Each company has its own standards andSOPs. It is helpful to provide specific basic expectations to ensure that the deliverables (output datasets, tables/listings/figures, and programs) can be reproduced internally if the intention is to reuse the programs developed by the CRO at a later time. Situations to consider when deciding if internal reproducibility is necessary include whether the sponsor is responsible for responses to agency questions, publications, or other external presentations. For example, to minimize modifications to the CRO-supplied programs, it is helpful that no hard coded library or file path is defined inside the programs. Also, configurations should be done in one autoexec-like program so that changes can be done in one location instead of in many programs. This is important if there is a need to reuse the CRO-supplied programs to verify the deliverables.
The high level process map to create the deliverables is depicted as follows:
• Beginning in the upper right-hand box, the original annotated CRF referenced to the legacy data are converted to reference SDTM domains and variables. The SDTM annotated CRFs are created for this purpose.
• Next, the SDTM mapping specifications, in xls format, are created based on the SDTM annotated CRFs.
• The SDTM metadata specifications are define.xls-like documents that are used by sponsor internally.
• The conversion programs, based on information created above and the latest MedDRA Encoding, are used to build the SDTM datasets from the legacy data.
• For submission, the define.xml is generated by the validation tool from the SDTM datasets.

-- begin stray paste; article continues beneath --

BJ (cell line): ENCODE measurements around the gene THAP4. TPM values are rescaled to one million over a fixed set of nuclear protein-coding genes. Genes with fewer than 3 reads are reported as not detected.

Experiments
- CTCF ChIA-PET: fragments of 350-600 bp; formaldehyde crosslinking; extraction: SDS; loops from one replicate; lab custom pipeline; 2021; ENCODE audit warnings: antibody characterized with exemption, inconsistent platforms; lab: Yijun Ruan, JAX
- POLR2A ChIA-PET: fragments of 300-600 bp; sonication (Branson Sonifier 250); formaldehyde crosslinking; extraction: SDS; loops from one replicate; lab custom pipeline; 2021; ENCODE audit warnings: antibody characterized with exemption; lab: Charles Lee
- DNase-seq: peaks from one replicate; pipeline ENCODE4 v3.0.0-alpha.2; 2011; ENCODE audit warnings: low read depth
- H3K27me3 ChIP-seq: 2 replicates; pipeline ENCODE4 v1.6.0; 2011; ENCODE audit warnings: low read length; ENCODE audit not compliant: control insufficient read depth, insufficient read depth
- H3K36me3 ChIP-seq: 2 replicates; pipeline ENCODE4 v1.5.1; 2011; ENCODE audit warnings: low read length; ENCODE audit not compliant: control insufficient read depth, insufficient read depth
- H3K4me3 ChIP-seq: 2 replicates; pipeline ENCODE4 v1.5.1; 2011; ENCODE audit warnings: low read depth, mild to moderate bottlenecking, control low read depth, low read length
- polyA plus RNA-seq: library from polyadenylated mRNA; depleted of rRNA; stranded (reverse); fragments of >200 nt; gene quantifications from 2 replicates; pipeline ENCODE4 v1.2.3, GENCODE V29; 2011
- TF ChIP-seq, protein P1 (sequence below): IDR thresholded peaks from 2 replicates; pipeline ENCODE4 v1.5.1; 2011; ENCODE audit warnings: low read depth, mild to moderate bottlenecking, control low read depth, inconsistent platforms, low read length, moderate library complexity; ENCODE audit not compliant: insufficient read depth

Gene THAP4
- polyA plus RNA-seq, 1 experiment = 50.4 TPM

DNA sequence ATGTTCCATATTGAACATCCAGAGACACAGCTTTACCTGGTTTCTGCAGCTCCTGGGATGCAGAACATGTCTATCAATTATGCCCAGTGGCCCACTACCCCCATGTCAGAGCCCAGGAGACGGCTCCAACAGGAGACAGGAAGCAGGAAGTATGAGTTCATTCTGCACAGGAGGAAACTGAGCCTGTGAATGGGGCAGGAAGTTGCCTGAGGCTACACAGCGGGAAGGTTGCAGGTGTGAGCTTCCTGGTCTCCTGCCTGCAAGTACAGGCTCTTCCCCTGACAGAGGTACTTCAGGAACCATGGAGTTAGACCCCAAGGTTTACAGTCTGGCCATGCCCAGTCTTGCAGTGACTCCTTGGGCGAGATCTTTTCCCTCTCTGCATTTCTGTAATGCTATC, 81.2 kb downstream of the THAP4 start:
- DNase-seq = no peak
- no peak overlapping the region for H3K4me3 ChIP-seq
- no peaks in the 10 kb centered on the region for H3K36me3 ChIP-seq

• ADaM specifications are built from the SDTM datasets for integrated analysis purpose.
• ADaM datasets are created using ADaM specifications.
Further definitions of the items presented here are found in the next section.
SUPPORTING DOCUMENTATIONBoth the sponsor and the CRO need to work closely and collaboratively to have a successful filing. Adequate information should be provided to the CRO as early as possible to allow time to clarify questions. If data integration is the focus, then the standardization of common items should be noted up front such as Treatment Names, Treatment Codes, Visit Names, Visit Numbers, MedDRA Encoding Version, and coding for Disposition Status. Using the SDTM structure has helped standardize the data structure. The table below further describes some materials that are helpful for the CRO to implement the SDTM conversion.
The above items are some materials the sponsor and CRO found helpful to share, when available, in order to facilitate SDTM conversions of data in non-SDTM formats.
Informal reviews of conversion were done during development to ensure the CRO did not deviate from the requirements and standards. Certain verifications are recommended to be performed for SDTM deliverables. The high level review process is done in two steps. Please note that the review process described below is for illustration and is only done for this specific project since company standards were evolving at the time. Only some of the key review points are described below.